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I'm new to Python. Have been studying it with courses on udacity and now I am trying to do things to learn further more.

I've created this short code block:

list_a = []
list_b = []
for e in a_list:
    list_a.append(e['a'])
    list_b.append(e['b'])
list_b = set(list_b)

(list_a as well should not contain duplicates but it won't be attempted in first place so no strict need of making it a set as well unless it makes the code better looking and easier to go through)

After looking at this code of mine, it does not seem elegant or Pythonic enough.

My question is, how should I reformat this? I would like to learn the good and right way of doing things.

My goal here is to go through a list called a_list, which contains dictionaries as its items. Then for each item in the dictionary, add the value of key 'a' to a new list called list_a, and do the same for key 'b'. However list of key 'b' should be a set and strictly not to contain any duplicates.

Thank you.

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1  
e['a'] seems strange -- that makes it look like the keys in a_dictionary are themselves dictionaries, which they can't be. [They could be something else supporting that kind of access, I guess.] –  DSM Oct 14 '12 at 20:21
1  
Yes, you need to give a sample of what a_dictionary looks like. –  Daniel Roseman Oct 14 '12 at 20:22
    
I am sorry, those were my mistakes. After editing the code blocks to remove English words to not to confuse anyone, I mistakenly did a cmd+v which overrode them. there is only list_a and list_b –  Phil Oct 14 '12 at 20:23
    
why don't you try to explain what you are trying to accomplish. it is a bit hard to make that out from the code you posted. –  root Oct 14 '12 at 20:26
    
What do you mean Tim? –  Phil Oct 14 '12 at 20:26

2 Answers 2

up vote 3 down vote accepted

While this does iterate over a_list twice, you can rewrite it like this:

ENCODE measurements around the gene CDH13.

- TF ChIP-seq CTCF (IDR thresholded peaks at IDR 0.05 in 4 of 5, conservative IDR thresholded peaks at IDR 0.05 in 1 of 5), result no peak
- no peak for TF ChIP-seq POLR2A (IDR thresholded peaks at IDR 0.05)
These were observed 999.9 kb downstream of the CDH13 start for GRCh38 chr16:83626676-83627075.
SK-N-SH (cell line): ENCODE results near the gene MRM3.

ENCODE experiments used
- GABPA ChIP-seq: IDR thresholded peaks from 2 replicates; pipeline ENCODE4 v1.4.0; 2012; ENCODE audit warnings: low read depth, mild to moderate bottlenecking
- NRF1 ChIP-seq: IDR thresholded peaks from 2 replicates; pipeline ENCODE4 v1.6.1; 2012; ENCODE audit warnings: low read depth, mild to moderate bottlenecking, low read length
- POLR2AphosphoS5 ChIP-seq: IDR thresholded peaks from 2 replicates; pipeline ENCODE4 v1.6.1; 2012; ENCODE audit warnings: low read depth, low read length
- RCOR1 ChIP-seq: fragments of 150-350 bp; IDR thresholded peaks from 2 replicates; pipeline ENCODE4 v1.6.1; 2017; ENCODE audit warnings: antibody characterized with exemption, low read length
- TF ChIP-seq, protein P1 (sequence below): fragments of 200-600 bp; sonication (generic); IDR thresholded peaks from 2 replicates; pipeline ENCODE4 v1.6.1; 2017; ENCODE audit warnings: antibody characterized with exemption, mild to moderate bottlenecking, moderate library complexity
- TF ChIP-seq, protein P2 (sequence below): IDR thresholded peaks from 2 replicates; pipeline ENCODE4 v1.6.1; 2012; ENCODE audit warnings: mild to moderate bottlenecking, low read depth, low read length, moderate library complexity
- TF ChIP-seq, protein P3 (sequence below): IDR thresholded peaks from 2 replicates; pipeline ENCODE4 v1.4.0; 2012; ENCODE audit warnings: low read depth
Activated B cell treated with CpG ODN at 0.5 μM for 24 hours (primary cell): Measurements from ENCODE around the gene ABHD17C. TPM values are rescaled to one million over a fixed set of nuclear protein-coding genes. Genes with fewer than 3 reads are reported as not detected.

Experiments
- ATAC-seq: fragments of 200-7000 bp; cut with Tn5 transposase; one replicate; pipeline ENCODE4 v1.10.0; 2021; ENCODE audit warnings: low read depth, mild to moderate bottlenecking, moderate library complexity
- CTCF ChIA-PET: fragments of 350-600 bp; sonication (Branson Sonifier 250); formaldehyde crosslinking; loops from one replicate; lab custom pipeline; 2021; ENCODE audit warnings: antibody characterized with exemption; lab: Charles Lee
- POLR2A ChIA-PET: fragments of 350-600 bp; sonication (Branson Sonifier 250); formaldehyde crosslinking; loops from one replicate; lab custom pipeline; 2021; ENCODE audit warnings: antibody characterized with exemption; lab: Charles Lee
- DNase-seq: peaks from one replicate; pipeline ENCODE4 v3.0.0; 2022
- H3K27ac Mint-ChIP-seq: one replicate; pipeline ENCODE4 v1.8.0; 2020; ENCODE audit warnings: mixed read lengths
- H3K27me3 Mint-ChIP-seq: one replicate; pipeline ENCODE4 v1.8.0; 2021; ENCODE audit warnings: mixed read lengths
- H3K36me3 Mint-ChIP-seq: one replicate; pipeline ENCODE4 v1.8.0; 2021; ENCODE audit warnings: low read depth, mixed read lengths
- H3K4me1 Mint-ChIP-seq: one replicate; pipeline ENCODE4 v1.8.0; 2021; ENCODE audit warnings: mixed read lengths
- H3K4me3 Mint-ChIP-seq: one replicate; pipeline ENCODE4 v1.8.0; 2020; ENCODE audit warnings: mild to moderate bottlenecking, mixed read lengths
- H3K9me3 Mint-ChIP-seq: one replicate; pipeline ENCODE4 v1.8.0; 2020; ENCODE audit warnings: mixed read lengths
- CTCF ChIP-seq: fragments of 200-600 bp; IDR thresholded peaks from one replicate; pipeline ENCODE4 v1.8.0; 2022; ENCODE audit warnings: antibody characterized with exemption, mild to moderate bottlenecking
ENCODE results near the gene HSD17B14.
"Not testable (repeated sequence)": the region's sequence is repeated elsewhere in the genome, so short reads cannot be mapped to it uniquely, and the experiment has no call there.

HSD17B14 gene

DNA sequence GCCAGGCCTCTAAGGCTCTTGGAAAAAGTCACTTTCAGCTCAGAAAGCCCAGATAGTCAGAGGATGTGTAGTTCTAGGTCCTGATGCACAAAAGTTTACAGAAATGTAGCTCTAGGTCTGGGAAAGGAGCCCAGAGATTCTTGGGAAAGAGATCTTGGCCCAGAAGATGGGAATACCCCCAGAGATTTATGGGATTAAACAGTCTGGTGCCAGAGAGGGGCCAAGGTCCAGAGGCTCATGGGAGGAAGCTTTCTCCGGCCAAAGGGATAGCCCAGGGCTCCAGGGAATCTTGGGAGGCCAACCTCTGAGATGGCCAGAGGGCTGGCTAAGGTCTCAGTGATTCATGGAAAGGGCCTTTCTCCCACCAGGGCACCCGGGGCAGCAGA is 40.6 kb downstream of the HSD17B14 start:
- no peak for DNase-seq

list_a = [e['a'] for e in a_list]
set_b = {e['b'] for e in a_list}

assuming Python 2.7 or later.

I've chosen the name set_b instead of list_b since we're doing a set comprehension, not a list comprehension in the second line.

If you want to iterate over a_list only once, then you can at least skip one list creation:

list_a = []
set_b = set()
for e in a_list:
    list_a.append(e['a'])
    set_b.add(e['b'])
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Thank you Tim. For your answer and patience. ;-) –  Phil Oct 14 '12 at 20:39

@TimPietzcker gave a fine solution. I should mention though that rather than storing data in variable names like list_a and list_b -- what would you do if you if you had nine keys you wanted to pull out? -- I think it's more pythonic to use another dictionary (Python 2.7+):

>>> list_of_dicts = [{'a': 1, 'b': 10}, {'a': 2, 'b': 20, 'c': 30}]
>>> keep = ('a', 'b')
>>> by_key = {k: {d[k] for d in list_of_dicts} for k in keep}
>>> by_key
{'a': set([1, 2]), 'b': set([10, 20])}

and then instead of list_a, you'd use

>>> by_key['a']
set([1, 2])
share|improve this answer
    
This is an excellent thing. Thank you for sharing it. I will keep it in mind and use it. Superb! –  Phil Oct 15 '12 at 0:23

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